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Friday, December 28, 2012

Just listen to yourself

I don't have much time to investigate the other programs in the Universal Service Fund, but E-Rate Central took a look at a recent Rural Health Care order that might have some implications for the E-Rate.  [The order is just called "Report and Order"; could this be that program's First Report & Order?  Let's all snicker at the USF noobs.]

The whole thing bears reading, but two points seemed to me worth writing about:

First, the discount is being set at 65%, lowered from 85% in the pilot.  Two of the reasons mentioned:
  1. " ensure that HCPs have a financial stake in the services and infrastructure they are purchasing, thereby providing a strong incentive for cost-effective decision-making and promoting the efficient use of universal service funding."
  2. "A 65 percent discount rate will help keep demand for the overall health care universal service...below the...cap."  
Some of us have been citing those two reasons in our arguments to lower the top discount rate in the E-Rate program.  So it's nice to see the FCC endorse the ideas, even if it's not in our program.

Second, the order sets some common-sense procurement rules.  I really liked two of them:
  1. You don't need to competitively bid purchases with an annual cost less than $10,000.  I'm guessing that would exempt maybe 60-75% of all FRNs. (The median funding request is $3,000, which means a pre-discount amount of less than $10,000 for all but the 20% applicants).
  2. You can use any contract "awarded pursuant to applicable federal, state, Tribal, or local competitive bidding processes" without having to do any competitive bidding.  Buy off state contract, you don't need any bidding.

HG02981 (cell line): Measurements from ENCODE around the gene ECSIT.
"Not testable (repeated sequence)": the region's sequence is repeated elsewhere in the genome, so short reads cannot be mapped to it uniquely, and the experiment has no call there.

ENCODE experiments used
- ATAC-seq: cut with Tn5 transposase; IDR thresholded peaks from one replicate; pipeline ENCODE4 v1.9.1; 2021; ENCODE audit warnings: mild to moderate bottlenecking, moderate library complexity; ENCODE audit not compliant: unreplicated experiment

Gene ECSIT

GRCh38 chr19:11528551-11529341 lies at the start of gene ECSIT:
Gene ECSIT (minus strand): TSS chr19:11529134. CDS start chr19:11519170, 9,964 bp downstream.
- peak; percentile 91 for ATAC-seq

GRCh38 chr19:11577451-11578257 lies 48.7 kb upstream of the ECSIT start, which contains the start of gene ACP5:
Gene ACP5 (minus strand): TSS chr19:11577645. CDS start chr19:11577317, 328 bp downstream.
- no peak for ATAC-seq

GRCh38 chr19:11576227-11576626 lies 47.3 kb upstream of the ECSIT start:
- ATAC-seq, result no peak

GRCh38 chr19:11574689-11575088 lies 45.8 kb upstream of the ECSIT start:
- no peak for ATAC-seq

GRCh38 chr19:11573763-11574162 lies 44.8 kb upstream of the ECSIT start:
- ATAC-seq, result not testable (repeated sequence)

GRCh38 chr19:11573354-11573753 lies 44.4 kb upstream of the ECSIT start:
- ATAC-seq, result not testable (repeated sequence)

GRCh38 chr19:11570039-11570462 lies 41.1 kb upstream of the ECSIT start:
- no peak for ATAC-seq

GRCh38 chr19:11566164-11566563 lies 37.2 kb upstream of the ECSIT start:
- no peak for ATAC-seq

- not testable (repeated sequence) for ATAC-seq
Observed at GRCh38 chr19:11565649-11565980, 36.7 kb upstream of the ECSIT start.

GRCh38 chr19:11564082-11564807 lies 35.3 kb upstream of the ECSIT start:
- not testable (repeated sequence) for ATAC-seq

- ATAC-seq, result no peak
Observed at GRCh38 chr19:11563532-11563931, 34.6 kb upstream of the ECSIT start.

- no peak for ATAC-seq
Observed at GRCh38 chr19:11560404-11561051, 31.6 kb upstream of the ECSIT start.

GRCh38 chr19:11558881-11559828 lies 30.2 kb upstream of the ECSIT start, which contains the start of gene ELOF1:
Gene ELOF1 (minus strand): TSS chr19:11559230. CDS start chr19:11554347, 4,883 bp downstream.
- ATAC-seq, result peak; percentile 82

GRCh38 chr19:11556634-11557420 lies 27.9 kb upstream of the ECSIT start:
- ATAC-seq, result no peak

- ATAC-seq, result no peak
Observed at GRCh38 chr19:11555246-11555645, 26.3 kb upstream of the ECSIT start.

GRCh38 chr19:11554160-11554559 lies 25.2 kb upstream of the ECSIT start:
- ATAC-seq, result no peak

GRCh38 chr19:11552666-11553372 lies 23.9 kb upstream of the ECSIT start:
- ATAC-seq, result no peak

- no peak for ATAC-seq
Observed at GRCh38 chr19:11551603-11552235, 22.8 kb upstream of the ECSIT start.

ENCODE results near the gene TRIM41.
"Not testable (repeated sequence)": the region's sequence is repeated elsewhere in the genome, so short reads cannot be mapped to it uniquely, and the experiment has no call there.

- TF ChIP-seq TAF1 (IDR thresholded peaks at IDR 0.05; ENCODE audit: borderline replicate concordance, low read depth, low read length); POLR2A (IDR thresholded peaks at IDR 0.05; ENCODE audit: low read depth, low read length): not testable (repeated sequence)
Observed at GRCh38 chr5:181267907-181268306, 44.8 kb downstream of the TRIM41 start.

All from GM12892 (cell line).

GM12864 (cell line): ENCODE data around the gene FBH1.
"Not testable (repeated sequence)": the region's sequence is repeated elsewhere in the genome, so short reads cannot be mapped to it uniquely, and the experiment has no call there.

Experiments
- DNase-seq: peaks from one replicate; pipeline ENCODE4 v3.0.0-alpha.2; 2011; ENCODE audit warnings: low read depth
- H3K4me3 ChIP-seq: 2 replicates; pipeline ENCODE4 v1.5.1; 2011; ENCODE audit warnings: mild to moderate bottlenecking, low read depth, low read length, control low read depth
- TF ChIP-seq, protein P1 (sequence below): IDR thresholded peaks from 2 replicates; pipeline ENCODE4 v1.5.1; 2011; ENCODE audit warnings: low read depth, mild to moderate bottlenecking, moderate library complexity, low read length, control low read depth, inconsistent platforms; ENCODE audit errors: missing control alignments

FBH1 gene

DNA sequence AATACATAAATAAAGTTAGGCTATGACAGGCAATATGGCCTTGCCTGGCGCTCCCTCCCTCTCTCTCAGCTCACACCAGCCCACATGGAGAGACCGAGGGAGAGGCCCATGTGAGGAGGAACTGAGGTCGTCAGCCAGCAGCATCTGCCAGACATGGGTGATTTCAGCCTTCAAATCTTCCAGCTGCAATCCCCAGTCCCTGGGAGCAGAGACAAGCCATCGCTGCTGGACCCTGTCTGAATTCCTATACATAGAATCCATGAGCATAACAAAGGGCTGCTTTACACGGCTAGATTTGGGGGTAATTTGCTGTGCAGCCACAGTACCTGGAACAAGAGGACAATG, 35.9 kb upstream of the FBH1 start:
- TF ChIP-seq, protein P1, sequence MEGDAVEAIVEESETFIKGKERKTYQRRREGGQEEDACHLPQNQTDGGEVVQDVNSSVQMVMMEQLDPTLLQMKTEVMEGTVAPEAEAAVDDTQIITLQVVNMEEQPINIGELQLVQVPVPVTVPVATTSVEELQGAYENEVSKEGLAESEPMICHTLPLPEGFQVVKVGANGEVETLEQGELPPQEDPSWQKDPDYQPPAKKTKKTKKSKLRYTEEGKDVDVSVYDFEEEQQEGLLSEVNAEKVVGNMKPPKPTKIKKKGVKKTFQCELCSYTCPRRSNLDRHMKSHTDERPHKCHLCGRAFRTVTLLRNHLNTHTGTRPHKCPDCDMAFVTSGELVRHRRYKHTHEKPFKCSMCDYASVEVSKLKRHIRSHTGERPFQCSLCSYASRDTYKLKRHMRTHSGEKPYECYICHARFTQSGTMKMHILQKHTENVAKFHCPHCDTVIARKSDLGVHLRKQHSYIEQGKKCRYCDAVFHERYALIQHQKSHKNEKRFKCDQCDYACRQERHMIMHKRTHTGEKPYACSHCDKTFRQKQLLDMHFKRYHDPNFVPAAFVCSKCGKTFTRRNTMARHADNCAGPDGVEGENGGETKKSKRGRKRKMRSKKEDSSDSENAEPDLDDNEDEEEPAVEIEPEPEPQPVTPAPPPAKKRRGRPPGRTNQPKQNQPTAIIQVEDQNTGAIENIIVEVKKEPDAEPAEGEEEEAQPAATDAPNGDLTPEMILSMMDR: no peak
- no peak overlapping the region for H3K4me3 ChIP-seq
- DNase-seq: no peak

Those two exemptions would probably eliminate the need to post a Form 470 for 80% of applicants.  Which would save money for everyone.  Apart from administrative costs, applicants would have the flexibility to get the best deal, unshackled from the FCC's ever-growing and ineffective competitive bidding rules.

Maybe I'll just cut and paste a few key parts from this decision and submit them ex parte on the subjects of discount levels and competitive bidding.

Thursday, December 20, 2012

CER 0, LCP 2

Another decision related to the earlier reversal of a denial based on a cost-effectiveness review.  USAC denied the funding because it found that over the course of 5 years, the cost of of the firewall/email/webhosting service was more than twice the cost of buying the equipment and running the infrastructure itself.  The service provider pointed out that USAC's cost estimates assumed that there would be no ongoing costs to the do-it-yourself solution.  (I see a lot of people making the same mistake, believing that data infrastructure is "set it and forget it.")  The FCC decided that calculation was not right.

And again, Lowest Corresponding Price (LCP) got a nod.

But how about all the other CER denials that have been piling up for the last 5 years?  It's high time that the FCC did away with Cost Effectiveness Reviews, or at least clarified the process.

Wednesday, December 19, 2012

Cadere decisis

Could the FCC be reversing the trend of taking years to deny appeals for being filed days late?  In it's latest decision, the FCC actually decides an appeal within the legally required 90 days, and grants the appellant a waiver for filing the appeal 2 days late.  It's like the Bizarro FCC.